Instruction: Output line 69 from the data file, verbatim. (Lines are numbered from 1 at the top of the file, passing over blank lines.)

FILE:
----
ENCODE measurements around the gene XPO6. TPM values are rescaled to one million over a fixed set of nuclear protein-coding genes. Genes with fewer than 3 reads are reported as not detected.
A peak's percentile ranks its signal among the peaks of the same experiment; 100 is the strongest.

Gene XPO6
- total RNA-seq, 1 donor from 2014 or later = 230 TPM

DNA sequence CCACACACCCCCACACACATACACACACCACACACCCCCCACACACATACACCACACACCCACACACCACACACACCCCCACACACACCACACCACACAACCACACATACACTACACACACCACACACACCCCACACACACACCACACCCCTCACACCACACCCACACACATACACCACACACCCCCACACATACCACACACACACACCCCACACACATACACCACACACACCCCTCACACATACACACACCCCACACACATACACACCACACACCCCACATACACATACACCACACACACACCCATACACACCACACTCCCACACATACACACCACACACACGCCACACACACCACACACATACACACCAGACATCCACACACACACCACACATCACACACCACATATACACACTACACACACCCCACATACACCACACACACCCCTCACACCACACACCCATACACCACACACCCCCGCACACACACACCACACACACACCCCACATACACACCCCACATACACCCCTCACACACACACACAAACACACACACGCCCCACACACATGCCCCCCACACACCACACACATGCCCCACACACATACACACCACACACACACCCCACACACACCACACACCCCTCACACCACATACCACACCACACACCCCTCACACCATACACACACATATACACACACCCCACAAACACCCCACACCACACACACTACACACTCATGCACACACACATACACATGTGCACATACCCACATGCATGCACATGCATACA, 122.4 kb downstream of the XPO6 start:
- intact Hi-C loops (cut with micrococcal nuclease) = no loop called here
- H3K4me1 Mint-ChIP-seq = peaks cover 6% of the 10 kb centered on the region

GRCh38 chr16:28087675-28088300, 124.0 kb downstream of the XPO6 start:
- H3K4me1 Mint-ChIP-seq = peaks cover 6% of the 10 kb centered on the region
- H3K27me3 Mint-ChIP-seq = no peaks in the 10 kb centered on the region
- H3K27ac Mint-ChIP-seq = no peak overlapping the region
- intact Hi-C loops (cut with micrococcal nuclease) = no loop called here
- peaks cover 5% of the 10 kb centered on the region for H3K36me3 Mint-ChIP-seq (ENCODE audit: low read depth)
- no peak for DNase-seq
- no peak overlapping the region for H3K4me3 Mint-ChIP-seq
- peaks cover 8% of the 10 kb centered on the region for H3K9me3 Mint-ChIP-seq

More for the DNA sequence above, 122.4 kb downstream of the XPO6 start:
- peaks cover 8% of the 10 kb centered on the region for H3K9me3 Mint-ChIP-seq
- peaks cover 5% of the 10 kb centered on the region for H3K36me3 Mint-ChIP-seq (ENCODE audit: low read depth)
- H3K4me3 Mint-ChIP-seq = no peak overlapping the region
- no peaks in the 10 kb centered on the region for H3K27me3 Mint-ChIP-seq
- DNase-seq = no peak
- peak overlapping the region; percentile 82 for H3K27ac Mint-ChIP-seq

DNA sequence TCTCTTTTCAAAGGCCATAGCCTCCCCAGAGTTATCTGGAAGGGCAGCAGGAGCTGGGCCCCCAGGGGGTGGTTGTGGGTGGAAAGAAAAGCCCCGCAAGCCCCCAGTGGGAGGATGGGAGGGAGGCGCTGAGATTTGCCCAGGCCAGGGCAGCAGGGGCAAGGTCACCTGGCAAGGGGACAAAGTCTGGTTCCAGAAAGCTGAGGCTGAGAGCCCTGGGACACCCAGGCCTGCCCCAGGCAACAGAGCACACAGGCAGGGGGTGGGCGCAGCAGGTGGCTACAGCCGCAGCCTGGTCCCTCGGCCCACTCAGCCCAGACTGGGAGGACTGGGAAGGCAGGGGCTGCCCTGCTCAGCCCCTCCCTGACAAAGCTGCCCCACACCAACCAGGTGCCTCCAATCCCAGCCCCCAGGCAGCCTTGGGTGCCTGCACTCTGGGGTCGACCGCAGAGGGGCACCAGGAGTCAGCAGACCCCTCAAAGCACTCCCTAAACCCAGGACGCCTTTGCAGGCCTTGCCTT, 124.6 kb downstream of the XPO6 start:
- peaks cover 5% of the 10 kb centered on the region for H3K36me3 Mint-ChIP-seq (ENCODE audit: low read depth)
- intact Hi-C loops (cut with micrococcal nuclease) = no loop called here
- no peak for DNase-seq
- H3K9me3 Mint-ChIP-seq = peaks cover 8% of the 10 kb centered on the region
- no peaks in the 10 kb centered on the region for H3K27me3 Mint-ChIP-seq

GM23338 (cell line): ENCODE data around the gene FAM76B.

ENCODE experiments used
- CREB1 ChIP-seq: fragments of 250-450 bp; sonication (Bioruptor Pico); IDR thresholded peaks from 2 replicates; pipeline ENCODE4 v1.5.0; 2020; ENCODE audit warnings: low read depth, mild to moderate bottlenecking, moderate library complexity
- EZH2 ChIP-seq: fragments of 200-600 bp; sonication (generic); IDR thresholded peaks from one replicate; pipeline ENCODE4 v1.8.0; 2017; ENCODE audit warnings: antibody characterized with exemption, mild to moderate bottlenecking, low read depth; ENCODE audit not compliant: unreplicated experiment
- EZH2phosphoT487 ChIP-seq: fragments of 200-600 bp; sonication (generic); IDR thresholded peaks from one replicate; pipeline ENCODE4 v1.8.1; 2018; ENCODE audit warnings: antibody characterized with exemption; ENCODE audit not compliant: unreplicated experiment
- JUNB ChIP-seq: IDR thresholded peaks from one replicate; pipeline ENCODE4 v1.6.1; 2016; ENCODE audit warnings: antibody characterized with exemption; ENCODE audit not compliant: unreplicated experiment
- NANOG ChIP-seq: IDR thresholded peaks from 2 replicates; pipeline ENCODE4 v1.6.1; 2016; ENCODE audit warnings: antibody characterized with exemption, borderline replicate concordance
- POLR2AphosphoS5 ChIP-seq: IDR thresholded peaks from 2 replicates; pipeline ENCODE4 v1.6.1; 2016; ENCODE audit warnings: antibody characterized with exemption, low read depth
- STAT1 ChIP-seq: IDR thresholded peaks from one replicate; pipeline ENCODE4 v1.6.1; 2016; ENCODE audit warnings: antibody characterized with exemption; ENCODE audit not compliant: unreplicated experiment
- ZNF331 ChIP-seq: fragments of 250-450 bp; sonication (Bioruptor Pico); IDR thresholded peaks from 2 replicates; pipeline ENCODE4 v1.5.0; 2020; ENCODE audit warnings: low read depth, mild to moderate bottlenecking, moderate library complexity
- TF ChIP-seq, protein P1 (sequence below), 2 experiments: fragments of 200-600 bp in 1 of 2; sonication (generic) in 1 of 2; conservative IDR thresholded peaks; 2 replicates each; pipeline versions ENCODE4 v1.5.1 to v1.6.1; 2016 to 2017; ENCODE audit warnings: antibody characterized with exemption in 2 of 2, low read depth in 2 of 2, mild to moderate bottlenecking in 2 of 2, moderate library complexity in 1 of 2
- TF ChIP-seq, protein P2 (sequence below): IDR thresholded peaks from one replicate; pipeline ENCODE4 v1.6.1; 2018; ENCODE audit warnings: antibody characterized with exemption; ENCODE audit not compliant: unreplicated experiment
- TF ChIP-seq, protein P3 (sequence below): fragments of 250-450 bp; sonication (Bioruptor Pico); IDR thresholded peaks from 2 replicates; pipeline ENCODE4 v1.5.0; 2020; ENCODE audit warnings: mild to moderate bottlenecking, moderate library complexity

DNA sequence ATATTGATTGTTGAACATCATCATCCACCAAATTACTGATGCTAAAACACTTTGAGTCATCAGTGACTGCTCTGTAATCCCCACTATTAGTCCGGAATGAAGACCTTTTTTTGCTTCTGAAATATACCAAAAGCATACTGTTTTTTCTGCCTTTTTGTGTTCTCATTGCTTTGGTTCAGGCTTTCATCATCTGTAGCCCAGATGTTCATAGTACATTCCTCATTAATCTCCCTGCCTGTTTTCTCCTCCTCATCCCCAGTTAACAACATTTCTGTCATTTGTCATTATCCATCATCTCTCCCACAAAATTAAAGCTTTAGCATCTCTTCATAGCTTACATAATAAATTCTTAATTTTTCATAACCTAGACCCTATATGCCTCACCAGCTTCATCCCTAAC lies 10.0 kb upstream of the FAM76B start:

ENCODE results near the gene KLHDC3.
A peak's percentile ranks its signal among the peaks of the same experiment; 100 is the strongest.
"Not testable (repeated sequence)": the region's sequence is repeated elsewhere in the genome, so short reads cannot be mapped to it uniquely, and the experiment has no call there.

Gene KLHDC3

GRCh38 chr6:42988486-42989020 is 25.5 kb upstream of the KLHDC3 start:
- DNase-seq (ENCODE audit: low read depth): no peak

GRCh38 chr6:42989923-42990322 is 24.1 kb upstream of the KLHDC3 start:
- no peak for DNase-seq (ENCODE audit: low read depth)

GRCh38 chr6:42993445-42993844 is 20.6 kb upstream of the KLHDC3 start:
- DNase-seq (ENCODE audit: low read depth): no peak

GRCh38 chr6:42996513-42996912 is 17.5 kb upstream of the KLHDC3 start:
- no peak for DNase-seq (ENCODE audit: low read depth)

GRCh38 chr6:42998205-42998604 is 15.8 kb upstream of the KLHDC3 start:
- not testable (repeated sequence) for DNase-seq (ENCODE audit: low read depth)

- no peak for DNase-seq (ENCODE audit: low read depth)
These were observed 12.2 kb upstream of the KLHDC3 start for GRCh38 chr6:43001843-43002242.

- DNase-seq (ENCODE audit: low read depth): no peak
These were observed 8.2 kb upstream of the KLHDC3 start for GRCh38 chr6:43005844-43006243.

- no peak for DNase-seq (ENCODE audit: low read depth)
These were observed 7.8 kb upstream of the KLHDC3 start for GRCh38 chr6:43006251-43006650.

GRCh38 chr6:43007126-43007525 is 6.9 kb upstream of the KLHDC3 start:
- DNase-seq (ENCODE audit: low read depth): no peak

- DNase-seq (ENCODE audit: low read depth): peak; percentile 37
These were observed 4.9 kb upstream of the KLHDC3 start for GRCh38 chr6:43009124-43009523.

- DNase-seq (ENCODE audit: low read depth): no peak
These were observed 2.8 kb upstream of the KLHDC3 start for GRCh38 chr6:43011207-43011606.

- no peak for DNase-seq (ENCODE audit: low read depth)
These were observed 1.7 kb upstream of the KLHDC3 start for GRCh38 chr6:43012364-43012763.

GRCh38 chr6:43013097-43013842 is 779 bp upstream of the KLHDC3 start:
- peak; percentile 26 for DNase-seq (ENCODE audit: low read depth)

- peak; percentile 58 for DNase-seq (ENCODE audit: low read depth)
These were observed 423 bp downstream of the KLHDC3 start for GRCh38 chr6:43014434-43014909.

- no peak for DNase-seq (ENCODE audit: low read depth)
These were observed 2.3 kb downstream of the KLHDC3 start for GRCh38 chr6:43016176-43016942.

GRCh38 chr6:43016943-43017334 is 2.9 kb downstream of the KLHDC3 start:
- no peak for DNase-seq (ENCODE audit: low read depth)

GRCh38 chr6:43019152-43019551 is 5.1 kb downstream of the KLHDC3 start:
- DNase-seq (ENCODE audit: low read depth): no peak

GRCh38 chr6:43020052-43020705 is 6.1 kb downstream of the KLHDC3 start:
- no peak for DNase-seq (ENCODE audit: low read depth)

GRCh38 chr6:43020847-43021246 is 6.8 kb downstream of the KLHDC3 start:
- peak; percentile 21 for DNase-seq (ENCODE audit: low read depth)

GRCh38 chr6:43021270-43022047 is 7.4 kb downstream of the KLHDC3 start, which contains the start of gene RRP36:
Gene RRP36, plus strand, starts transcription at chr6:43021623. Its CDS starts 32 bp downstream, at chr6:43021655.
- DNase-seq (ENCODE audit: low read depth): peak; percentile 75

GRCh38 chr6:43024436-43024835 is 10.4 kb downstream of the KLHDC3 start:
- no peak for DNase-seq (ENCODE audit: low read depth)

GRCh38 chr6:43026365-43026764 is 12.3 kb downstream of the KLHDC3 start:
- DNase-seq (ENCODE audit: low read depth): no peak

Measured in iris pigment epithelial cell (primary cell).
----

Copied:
These were observed 2.8 kb upstream of the KLHDC3 start for GRCh38 chr6:43011207-43011606.